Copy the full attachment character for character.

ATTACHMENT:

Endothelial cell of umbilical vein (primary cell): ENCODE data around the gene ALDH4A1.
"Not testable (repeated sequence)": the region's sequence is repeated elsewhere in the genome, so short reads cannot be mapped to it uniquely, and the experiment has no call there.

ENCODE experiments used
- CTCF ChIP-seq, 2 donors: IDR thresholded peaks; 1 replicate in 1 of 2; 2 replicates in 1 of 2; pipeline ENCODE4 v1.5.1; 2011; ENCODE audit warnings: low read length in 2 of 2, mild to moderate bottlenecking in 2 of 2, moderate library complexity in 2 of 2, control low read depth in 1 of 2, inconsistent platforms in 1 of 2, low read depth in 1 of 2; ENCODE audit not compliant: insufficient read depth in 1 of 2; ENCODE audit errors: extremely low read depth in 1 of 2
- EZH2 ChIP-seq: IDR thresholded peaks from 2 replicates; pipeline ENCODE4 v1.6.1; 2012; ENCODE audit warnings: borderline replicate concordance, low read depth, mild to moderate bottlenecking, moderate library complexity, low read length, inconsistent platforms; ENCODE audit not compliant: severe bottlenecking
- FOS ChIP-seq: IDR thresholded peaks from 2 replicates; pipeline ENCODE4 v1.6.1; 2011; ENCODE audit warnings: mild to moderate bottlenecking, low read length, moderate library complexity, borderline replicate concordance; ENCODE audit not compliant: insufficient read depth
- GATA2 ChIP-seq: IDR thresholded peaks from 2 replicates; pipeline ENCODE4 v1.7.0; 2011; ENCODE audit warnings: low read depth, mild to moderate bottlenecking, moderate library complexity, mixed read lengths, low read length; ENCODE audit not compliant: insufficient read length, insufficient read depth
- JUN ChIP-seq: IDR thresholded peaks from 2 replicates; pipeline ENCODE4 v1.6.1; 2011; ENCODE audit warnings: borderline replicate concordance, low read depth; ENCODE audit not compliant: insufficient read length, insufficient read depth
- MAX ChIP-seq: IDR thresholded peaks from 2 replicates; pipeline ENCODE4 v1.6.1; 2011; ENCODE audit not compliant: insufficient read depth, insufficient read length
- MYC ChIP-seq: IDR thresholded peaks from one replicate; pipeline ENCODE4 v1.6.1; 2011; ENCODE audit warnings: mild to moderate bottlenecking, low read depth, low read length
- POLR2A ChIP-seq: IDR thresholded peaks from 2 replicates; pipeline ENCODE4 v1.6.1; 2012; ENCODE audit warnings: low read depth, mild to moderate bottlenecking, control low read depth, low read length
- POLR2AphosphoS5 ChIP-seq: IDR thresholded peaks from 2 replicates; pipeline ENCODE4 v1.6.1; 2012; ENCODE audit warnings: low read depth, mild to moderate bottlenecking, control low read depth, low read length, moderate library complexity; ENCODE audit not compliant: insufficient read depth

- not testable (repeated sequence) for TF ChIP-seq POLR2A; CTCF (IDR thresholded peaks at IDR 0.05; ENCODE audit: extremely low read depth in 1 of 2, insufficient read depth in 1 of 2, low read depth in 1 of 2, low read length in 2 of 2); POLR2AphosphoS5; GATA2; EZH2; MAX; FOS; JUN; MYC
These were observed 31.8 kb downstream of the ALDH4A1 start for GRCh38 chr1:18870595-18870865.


Endothelial cell of umbilical vein (primary cell): ENCODE data around the gene ALDH4A1.
"Not testable (repeated sequence)": the region's sequence is repeated elsewhere in the genome, so short reads cannot be mapped to it uniquely, and the experiment has no call there.

ENCODE experiments used
- CTCF ChIP-seq, 2 donors: IDR thresholded peaks; 1 replicate in 1 of 2; 2 replicates in 1 of 2; pipeline ENCODE4 v1.5.1; 2011; ENCODE audit warnings: low read length in 2 of 2, mild to moderate bottlenecking in 2 of 2, moderate library complexity in 2 of 2, control low read depth in 1 of 2, inconsistent platforms in 1 of 2, low read depth in 1 of 2; ENCODE audit not compliant: insufficient read depth in 1 of 2; ENCODE audit errors: extremely low read depth in 1 of 2
- EZH2 ChIP-seq: IDR thresholded peaks from 2 replicates; pipeline ENCODE4 v1.6.1; 2012; ENCODE audit warnings: borderline replicate concordance, low read depth, mild to moderate bottlenecking, moderate library complexity, low read length, inconsistent platforms; ENCODE audit not compliant: severe bottlenecking
- FOS ChIP-seq: IDR thresholded peaks from 2 replicates; pipeline ENCODE4 v1.6.1; 2011; ENCODE audit warnings: mild to moderate bottlenecking, low read length, moderate library complexity, borderline replicate concordance; ENCODE audit not compliant: insufficient read depth
- GATA2 ChIP-seq: IDR thresholded peaks from 2 replicates; pipeline ENCODE4 v1.7.0; 2011; ENCODE audit warnings: low read depth, mild to moderate bottlenecking, moderate library complexity, mixed read lengths, low read length; ENCODE audit not compliant: insufficient read length, insufficient read depth
- JUN ChIP-seq: IDR thresholded peaks from 2 replicates; pipeline ENCODE4 v1.6.1; 2011; ENCODE audit warnings: borderline replicate concordance, low read depth; ENCODE audit not compliant: insufficient read length, insufficient read depth
- MAX ChIP-seq: IDR thresholded peaks from 2 replicates; pipeline ENCODE4 v1.6.1; 2011; ENCODE audit not compliant: insufficient read depth, insufficient read length
- MYC ChIP-seq: IDR thresholded peaks from one replicate; pipeline ENCODE4 v1.6.1; 2011; ENCODE audit warnings: mild to moderate bottlenecking, low read depth, low read length
- POLR2A ChIP-seq: IDR thresholded peaks from 2 replicates; pipeline ENCODE4 v1.6.1; 2012; ENCODE audit warnings: low read depth, mild to moderate bottlenecking, control low read depth, low read length
- POLR2AphosphoS5 ChIP-seq: IDR thresholded peaks from 2 replicates; pipeline ENCODE4 v1.6.1; 2012; ENCODE audit warnings: low read depth, mild to moderate bottlenecking, control low read depth, low read length, moderate library complexity; ENCODE audit not compliant: insufficient read depth

- not testable (repeated sequence) for TF ChIP-seq POLR2A; CTCF (IDR thresholded peaks at IDR 0.05; ENCODE audit: extremely low read depth in 1 of 2, insufficient read depth in 1 of 2, low read depth in 1 of 2, low read length in 2 of 2); POLR2AphosphoS5; GATA2; EZH2; MAX; FOS; JUN; MYC
These were observed 31.8 kb downstream of the ALDH4A1 start for GRCh38 chr1:18870595-18870865.